Diabetic Eye Care
Ophthalmologists play a particularly important role in both the detection and management of diabetes. Because diabetes can affect the eye in a number of ways, the ophthalmologist may be the first physician to suspect the disease. Once the diagnosis has been established, regular eye examinations are key to preventing vision loss.
A common symptom of undiagnosed or poorly controlled diabetes is fluctuation in vision. The reason for this is that changing levels of blood sugar cause the lens in the eye to change its shape, making the eye temporarily more or less near or far sighted. At Ophthalmology Associates we are trained to think of diabetes when unexpected changes in refractive error occur. If diabetes is suspected we will refer you to your internist for proper evaluation and have you return to recheck for glasses once the blood sugar level (and thus the glasses prescription) has stabilized.
Diabetes can also affect the eyes by causing the early development of cataracts.. There is a particular type of cataract that is associated with diabetes, and in some cases, the ophthalmologist may be the first physician to see this and consider the diagnosis. At Ophthalmology Associates we are very experienced at diagnosing and treating this condition.
Diabetic retinopathy, perhaps the most feared complication of diabetes, is caused by damage to the small blood vessels in the retina. (Though known primarily as a disease of blood sugar control, diabetes over time often causes changes in the small blood vessels throughout the body. That is why it also frequently affects the kidneys, the brain and the peripheral circulation). In the eyes the blood vessel damage results in small hemorrhages within the retina and leakage of fluid from the blood vessels into the retina. In some cases this leakage may be severe and affect the central vision. In other cases, the retina does not receive enough oxygen and abnormal new blood vessels may begin to grow. This can cause extensive scarring and bleeding into the eye. Fortunately, diabetic retinopathy can be effectively treated in most cases with a variety of laser treatments and medications. It is absolutely crucial, however, that early diagnosis be made. For this reason, at Ophthalmology Associates, we maintain a rigorous schedule of follow-up for all diabetic patients. By doing so we maximize the chance of early detection and prompt treatment of our patients.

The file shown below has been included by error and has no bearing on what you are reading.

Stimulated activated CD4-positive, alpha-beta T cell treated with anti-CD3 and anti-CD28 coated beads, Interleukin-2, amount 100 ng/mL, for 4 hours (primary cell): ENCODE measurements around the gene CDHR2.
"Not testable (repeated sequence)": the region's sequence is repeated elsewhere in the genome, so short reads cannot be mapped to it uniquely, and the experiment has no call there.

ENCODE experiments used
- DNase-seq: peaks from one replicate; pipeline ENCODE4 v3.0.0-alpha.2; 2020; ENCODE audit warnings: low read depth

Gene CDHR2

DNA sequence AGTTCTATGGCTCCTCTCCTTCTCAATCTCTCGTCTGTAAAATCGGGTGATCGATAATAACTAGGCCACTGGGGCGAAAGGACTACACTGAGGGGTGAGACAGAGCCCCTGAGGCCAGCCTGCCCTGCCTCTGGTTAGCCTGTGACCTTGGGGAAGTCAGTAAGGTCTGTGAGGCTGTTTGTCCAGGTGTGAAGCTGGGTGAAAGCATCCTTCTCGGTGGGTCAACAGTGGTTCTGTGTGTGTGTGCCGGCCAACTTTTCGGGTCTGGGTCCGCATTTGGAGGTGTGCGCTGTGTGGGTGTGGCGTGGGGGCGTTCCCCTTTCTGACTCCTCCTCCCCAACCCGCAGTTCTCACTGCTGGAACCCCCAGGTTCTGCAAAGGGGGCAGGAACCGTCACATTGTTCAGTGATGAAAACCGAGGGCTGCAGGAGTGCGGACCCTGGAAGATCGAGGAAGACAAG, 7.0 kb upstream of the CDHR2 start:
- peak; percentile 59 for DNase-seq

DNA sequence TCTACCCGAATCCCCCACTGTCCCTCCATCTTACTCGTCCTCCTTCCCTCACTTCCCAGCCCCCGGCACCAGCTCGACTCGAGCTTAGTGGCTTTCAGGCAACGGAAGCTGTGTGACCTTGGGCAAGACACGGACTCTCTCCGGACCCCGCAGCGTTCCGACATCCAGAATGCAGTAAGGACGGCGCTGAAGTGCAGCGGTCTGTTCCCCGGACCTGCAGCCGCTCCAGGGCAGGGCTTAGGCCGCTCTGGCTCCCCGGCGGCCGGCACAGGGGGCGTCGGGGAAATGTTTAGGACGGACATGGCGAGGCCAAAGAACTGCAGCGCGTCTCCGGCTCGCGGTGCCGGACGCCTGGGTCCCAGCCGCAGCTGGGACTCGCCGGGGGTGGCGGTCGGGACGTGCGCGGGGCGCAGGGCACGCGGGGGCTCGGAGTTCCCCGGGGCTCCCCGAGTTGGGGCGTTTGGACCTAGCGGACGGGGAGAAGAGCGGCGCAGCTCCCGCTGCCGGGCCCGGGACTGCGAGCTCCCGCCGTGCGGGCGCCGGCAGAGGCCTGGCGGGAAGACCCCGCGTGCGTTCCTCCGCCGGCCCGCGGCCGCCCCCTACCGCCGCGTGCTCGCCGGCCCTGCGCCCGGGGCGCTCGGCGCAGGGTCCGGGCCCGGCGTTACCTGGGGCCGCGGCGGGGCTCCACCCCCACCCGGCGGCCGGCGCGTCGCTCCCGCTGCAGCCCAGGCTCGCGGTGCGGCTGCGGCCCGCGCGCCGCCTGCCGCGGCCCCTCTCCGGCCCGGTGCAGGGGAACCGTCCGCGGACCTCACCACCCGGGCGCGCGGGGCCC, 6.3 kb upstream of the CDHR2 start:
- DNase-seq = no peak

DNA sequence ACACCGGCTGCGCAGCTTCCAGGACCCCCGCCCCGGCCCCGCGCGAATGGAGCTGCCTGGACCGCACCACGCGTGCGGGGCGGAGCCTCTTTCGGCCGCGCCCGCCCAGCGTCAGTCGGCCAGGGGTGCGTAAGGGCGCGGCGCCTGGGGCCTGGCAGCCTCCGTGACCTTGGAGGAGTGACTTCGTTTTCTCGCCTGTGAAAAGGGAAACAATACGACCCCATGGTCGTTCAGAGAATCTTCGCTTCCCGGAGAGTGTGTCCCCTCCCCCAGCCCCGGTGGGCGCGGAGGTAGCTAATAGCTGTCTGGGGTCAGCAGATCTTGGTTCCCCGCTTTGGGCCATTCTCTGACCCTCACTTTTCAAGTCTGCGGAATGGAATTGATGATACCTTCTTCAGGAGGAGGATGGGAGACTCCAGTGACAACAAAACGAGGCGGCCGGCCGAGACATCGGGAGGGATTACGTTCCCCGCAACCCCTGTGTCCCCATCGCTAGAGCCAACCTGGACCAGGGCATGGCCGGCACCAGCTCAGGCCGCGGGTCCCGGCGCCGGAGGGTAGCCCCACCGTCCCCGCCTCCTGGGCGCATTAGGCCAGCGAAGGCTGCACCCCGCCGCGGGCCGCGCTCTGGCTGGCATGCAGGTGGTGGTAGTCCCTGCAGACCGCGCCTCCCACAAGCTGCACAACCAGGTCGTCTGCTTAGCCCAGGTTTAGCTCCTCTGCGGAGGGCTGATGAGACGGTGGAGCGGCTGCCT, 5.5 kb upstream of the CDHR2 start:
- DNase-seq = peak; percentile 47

It is important to note that all diabetics, whether type I, type II, pregnancy-induced, well-controlled, or poorly-controlled are at risk for the complications of diabetes. Therefore, regular eye exams are absolutely essential for all such patients.